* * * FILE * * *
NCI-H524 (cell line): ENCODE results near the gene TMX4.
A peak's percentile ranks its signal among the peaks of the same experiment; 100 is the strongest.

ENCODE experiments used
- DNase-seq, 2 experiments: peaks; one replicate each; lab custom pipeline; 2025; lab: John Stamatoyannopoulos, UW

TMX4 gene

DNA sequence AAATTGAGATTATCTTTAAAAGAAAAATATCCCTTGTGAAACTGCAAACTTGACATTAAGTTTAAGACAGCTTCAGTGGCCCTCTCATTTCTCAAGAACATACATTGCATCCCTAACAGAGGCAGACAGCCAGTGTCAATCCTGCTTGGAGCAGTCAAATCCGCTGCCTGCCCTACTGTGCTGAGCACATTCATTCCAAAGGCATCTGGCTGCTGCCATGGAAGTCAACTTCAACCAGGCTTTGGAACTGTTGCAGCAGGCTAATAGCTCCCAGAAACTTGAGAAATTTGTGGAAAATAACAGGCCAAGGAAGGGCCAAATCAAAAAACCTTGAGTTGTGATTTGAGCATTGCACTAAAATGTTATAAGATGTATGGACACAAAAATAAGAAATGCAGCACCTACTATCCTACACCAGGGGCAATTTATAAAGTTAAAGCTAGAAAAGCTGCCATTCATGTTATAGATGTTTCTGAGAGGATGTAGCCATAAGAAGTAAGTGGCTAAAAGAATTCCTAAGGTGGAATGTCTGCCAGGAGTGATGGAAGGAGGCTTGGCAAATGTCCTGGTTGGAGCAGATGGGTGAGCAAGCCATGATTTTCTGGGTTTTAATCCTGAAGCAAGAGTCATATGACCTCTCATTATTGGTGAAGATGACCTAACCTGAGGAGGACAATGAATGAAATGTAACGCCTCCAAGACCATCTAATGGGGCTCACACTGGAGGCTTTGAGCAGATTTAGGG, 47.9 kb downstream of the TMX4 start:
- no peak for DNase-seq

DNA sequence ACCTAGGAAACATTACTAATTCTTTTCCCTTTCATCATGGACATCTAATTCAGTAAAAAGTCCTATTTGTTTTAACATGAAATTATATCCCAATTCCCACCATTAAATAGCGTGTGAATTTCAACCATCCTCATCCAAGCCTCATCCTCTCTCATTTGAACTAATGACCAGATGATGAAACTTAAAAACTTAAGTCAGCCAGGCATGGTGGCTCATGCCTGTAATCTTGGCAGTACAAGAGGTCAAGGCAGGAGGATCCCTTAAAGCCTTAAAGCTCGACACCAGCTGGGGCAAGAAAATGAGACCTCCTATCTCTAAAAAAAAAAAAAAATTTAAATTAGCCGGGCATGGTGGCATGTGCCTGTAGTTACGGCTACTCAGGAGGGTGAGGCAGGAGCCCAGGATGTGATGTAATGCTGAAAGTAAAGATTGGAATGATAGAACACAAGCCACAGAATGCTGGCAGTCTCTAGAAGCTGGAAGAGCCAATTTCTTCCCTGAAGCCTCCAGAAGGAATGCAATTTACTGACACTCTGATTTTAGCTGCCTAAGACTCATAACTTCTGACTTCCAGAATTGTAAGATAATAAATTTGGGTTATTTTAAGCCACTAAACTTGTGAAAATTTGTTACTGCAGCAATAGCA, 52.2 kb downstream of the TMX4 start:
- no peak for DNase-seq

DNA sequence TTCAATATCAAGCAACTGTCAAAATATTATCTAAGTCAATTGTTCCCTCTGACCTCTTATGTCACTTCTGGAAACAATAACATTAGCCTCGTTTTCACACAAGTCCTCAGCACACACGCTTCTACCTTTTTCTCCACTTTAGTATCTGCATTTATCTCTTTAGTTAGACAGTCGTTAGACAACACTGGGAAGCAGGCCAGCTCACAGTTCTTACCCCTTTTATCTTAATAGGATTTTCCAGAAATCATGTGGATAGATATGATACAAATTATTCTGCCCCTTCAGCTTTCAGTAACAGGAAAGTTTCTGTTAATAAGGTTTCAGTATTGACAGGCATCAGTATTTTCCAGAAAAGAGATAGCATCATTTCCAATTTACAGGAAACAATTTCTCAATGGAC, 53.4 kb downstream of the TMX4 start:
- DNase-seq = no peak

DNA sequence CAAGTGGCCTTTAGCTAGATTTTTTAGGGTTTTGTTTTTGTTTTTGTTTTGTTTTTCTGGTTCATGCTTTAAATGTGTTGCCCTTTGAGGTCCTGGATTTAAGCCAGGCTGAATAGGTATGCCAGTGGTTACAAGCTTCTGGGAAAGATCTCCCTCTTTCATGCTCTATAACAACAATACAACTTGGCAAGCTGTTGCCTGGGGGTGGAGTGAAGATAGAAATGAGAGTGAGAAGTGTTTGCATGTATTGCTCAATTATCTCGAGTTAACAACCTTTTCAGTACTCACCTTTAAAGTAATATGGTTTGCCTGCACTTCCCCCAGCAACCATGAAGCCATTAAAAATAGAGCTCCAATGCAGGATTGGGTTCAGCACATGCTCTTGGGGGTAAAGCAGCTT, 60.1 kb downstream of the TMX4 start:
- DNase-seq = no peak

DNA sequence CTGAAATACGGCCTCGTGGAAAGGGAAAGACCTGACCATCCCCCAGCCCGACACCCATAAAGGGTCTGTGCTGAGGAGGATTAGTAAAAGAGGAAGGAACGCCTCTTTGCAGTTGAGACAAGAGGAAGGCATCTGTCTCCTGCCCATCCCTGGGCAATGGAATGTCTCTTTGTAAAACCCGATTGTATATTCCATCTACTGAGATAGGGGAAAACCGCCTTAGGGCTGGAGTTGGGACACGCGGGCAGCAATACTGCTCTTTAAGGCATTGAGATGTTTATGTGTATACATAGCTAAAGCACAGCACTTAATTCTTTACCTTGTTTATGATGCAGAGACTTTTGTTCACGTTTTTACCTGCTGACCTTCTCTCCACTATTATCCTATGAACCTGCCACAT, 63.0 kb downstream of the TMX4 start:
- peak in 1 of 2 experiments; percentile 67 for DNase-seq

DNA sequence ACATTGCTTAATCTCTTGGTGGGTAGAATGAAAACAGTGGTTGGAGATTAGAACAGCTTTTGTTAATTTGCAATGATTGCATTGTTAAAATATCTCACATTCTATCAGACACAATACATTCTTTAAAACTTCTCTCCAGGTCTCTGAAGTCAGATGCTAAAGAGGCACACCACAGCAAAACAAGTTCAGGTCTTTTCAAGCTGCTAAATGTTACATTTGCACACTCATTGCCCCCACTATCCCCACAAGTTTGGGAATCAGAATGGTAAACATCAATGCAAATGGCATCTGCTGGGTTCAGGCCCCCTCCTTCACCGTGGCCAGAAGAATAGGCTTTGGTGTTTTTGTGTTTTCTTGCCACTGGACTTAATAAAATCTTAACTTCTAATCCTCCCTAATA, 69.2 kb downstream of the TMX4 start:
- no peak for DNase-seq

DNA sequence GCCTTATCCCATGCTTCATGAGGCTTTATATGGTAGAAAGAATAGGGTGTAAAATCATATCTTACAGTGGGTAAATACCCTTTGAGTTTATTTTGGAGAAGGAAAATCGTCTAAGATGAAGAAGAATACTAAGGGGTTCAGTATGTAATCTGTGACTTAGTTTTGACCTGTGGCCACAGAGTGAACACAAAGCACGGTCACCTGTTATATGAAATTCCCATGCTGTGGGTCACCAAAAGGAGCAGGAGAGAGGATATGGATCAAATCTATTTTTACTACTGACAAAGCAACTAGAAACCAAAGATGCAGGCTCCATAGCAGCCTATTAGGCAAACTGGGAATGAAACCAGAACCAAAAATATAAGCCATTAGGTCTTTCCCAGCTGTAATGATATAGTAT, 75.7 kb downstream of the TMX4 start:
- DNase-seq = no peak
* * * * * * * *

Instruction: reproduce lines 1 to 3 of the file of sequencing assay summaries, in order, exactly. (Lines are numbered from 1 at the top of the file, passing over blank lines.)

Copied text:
NCI-H524 (cell line): ENCODE results near the gene TMX4.
A peak's percentile ranks its signal among the peaks of the same experiment; 100 is the strongest.

ENCODE experiments used